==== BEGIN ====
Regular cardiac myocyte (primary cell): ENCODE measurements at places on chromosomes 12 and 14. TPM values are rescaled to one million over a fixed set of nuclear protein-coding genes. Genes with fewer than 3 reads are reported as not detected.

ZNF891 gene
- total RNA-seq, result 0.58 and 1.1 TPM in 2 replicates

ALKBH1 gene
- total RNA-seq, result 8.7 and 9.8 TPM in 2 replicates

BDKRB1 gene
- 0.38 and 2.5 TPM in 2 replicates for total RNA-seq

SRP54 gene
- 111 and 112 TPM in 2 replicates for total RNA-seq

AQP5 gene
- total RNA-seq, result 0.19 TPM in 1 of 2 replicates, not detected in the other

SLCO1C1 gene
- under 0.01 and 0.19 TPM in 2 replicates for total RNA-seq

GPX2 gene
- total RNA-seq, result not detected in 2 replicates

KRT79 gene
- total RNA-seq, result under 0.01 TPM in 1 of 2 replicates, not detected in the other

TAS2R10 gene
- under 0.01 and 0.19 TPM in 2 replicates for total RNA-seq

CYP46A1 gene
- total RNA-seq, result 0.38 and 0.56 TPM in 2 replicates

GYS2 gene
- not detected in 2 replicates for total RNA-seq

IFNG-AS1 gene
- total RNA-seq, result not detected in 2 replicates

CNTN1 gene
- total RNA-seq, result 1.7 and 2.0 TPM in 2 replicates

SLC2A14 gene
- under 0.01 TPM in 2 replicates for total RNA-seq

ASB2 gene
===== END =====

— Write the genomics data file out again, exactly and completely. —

Regular cardiac myocyte (primary cell): ENCODE measurements at places on chromosomes 12 and 14. TPM values are rescaled to one million over a fixed set of nuclear protein-coding genes. Genes with fewer than 3 reads are reported as not detected.

ZNF891 gene
- total RNA-seq, result 0.58 and 1.1 TPM in 2 replicates

ALKBH1 gene
- total RNA-seq, result 8.7 and 9.8 TPM in 2 replicates

BDKRB1 gene
- 0.38 and 2.5 TPM in 2 replicates for total RNA-seq

SRP54 gene
- 111 and 112 TPM in 2 replicates for total RNA-seq

AQP5 gene
- total RNA-seq, result 0.19 TPM in 1 of 2 replicates, not detected in the other

SLCO1C1 gene
- under 0.01 and 0.19 TPM in 2 replicates for total RNA-seq

GPX2 gene
- total RNA-seq, result not detected in 2 replicates

KRT79 gene
- total RNA-seq, result under 0.01 TPM in 1 of 2 replicates, not detected in the other

TAS2R10 gene
- under 0.01 and 0.19 TPM in 2 replicates for total RNA-seq

CYP46A1 gene
- total RNA-seq, result 0.38 and 0.56 TPM in 2 replicates

GYS2 gene
- not detected in 2 replicates for total RNA-seq

IFNG-AS1 gene
- total RNA-seq, result not detected in 2 replicates

CNTN1 gene
- total RNA-seq, result 1.7 and 2.0 TPM in 2 replicates

SLC2A14 gene
- under 0.01 TPM in 2 replicates for total RNA-seq

ASB2 gene